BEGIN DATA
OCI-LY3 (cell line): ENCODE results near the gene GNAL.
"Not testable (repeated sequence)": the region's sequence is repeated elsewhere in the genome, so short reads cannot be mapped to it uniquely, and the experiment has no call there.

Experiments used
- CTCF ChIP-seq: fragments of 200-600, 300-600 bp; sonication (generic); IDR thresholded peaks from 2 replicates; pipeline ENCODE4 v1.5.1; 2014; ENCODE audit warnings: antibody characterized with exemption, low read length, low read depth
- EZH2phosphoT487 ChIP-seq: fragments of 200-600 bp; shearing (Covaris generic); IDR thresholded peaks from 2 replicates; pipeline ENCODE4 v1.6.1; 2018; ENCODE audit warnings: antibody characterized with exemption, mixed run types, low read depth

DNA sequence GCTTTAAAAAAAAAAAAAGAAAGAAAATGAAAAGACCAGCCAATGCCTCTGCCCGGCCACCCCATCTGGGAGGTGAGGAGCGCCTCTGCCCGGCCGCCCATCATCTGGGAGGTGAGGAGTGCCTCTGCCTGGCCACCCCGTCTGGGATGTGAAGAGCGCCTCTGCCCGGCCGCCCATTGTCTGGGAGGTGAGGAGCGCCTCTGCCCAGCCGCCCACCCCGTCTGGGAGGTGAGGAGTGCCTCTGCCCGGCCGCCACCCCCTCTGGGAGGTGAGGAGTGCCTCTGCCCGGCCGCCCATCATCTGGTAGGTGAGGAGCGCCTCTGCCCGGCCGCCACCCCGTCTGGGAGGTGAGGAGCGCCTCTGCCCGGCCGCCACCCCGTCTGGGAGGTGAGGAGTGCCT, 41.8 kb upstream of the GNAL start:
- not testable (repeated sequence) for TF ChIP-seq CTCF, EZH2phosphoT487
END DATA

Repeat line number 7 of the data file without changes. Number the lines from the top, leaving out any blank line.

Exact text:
- not testable (repeated sequence) for TF ChIP-seq CTCF, EZH2phosphoT487